Ultimately, when I think back to my time with Kameo I'm more sad than anything. There was a good game buried in there, and I think Rare would have found it if they hadn't had to develop and redevelop the title for different platforms over a number of years. It's also a shame that a title like Kameo (which looks to me like it was going to be sort of a midlist game from a reputable developer) got so much press that expectations went way beyond what the intended final product could have ever fulfilled anyway. Don't get me wrong—I'm not a Rare fanboy, but I do think some of the flak they've taken in recent years has been unfair. That being said, Kameo is a slightly better than average launch game. It's not a system seller and not a game that people will be looking back at with reverence in ten years—nor is it a complete failure and abomination. All in all, it's just a game that works some of the time but doesn't have enough drive and ambition behind it to vault it to the upper echelon of must play experiences. 360 owners should check it out (it's not like there's a hundred games coming out a month anyway), but go in with reasonable expectations.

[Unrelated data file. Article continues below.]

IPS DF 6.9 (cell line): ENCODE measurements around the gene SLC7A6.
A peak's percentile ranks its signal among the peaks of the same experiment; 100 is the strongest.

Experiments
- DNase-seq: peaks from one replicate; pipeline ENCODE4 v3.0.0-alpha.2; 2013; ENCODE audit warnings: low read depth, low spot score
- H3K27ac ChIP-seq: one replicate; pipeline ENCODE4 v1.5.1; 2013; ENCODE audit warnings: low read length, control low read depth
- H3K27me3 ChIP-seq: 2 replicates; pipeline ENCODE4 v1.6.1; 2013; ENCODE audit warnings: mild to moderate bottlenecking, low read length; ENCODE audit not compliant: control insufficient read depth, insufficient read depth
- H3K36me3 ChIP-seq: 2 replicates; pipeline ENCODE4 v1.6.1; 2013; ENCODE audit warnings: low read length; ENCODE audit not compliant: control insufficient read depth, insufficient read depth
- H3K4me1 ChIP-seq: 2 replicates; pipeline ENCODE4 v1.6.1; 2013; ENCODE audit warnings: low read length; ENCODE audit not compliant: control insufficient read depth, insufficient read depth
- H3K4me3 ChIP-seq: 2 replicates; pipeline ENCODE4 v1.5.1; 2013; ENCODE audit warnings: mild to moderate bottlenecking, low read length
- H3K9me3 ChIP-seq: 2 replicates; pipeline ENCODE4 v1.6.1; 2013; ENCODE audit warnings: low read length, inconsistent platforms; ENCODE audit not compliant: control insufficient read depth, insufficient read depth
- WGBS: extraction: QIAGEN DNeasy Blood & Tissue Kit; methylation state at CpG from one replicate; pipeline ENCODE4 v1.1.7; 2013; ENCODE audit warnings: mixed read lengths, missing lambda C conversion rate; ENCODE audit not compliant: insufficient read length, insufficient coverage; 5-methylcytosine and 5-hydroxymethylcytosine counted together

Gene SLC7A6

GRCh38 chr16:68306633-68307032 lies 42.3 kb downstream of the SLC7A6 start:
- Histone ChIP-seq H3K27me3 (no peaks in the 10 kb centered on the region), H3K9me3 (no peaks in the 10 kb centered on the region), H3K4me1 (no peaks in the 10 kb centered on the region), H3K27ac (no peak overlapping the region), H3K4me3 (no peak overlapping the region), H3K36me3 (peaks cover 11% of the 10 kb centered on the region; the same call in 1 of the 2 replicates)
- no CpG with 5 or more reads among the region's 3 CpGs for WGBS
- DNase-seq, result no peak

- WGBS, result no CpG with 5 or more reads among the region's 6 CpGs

Although Kameo: Elements of Power has definitely had a rough ride making it to retail, I'm going to chime in and say that Mike's being a little bit too hard on it. It's clear that the title has some issues, but there's a lot to like and this colorful fantasy adventure serves as a nice respite from the 360's too-serious library. As Mike says, it probably won't be remembered in 10 years, but Kameo occupies a niche that will likely go underrepresented on Microsoft's new machine.
Experienced platformer or character action players can expect a smooth and visually-pleasing experience that never gets very taxing or difficult. The graphics definitely have that early "next-gen" look to them, and the developers included ample advice to prevent anyone from getting stuck. I happened to be in the mood for something colorful and light, so Kameo fit the bill perfectly.